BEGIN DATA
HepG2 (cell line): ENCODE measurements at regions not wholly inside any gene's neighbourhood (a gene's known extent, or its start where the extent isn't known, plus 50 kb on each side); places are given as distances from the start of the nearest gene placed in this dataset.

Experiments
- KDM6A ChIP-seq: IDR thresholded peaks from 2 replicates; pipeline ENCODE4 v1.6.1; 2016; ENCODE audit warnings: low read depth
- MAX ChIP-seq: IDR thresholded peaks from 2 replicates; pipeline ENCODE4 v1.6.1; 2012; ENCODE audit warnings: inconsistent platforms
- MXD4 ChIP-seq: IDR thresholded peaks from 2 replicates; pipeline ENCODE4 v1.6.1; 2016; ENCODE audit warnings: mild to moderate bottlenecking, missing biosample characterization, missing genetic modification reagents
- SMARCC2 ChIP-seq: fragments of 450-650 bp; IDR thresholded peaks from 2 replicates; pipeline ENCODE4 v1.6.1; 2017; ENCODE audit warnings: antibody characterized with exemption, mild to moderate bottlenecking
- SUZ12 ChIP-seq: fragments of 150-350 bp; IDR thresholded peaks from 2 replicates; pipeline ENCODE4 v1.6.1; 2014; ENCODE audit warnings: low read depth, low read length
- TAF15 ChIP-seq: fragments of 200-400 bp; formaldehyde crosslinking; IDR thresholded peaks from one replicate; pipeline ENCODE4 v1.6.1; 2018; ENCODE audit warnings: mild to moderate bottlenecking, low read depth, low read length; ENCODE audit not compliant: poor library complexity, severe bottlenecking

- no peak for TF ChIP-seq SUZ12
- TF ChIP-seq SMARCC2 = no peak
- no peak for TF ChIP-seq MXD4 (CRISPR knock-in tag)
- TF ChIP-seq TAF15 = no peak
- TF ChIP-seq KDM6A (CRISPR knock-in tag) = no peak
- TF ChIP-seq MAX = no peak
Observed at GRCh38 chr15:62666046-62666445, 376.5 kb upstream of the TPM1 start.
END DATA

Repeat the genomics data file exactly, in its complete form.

HepG2 (cell line): ENCODE measurements at regions not wholly inside any gene's neighbourhood (a gene's known extent, or its start where the extent isn't known, plus 50 kb on each side); places are given as distances from the start of the nearest gene placed in this dataset.

Experiments
- KDM6A ChIP-seq: IDR thresholded peaks from 2 replicates; pipeline ENCODE4 v1.6.1; 2016; ENCODE audit warnings: low read depth
- MAX ChIP-seq: IDR thresholded peaks from 2 replicates; pipeline ENCODE4 v1.6.1; 2012; ENCODE audit warnings: inconsistent platforms
- MXD4 ChIP-seq: IDR thresholded peaks from 2 replicates; pipeline ENCODE4 v1.6.1; 2016; ENCODE audit warnings: mild to moderate bottlenecking, missing biosample characterization, missing genetic modification reagents
- SMARCC2 ChIP-seq: fragments of 450-650 bp; IDR thresholded peaks from 2 replicates; pipeline ENCODE4 v1.6.1; 2017; ENCODE audit warnings: antibody characterized with exemption, mild to moderate bottlenecking
- SUZ12 ChIP-seq: fragments of 150-350 bp; IDR thresholded peaks from 2 replicates; pipeline ENCODE4 v1.6.1; 2014; ENCODE audit warnings: low read depth, low read length
- TAF15 ChIP-seq: fragments of 200-400 bp; formaldehyde crosslinking; IDR thresholded peaks from one replicate; pipeline ENCODE4 v1.6.1; 2018; ENCODE audit warnings: mild to moderate bottlenecking, low read depth, low read length; ENCODE audit not compliant: poor library complexity, severe bottlenecking

- no peak for TF ChIP-seq SUZ12
- TF ChIP-seq SMARCC2 = no peak
- no peak for TF ChIP-seq MXD4 (CRISPR knock-in tag)
- TF ChIP-seq TAF15 = no peak
- TF ChIP-seq KDM6A (CRISPR knock-in tag) = no peak
- TF ChIP-seq MAX = no peak
Observed at GRCh38 chr15:62666046-62666445, 376.5 kb upstream of the TPM1 start.